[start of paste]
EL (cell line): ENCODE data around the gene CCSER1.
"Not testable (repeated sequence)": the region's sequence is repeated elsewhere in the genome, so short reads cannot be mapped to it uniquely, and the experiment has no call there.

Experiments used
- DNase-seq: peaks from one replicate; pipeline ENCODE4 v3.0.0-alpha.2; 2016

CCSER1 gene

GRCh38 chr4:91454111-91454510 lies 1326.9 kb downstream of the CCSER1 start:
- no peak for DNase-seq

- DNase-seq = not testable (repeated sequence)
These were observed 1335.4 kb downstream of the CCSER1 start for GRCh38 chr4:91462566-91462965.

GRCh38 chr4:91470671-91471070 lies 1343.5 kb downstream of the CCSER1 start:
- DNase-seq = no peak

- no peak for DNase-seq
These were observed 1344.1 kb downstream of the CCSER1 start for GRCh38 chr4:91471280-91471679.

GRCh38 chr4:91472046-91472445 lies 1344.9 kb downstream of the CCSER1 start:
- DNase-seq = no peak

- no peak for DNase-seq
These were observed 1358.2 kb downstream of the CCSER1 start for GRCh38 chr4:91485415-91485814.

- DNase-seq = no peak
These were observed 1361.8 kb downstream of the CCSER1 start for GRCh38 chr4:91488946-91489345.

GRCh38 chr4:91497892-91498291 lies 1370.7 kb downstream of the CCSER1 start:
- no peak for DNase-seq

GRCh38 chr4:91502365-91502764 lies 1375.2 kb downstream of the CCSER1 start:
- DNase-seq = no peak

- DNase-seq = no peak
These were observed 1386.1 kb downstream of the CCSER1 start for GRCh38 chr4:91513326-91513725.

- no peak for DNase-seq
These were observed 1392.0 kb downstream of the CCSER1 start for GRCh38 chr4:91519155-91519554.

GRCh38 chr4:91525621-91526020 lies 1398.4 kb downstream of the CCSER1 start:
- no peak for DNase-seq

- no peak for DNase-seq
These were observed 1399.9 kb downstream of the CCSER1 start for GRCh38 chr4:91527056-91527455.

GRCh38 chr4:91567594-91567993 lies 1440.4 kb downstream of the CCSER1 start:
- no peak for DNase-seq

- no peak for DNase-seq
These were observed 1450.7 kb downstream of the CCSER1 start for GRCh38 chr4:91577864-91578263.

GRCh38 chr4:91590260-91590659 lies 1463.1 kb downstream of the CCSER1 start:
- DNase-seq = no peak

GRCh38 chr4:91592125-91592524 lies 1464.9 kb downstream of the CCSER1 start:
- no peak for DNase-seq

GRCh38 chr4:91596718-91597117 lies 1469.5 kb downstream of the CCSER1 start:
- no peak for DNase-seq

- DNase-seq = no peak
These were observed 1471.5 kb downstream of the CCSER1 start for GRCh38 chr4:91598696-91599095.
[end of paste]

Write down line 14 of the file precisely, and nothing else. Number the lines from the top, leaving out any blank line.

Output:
GRCh38 chr4:91472046-91472445 lies 1344.9 kb downstream of the CCSER1 start: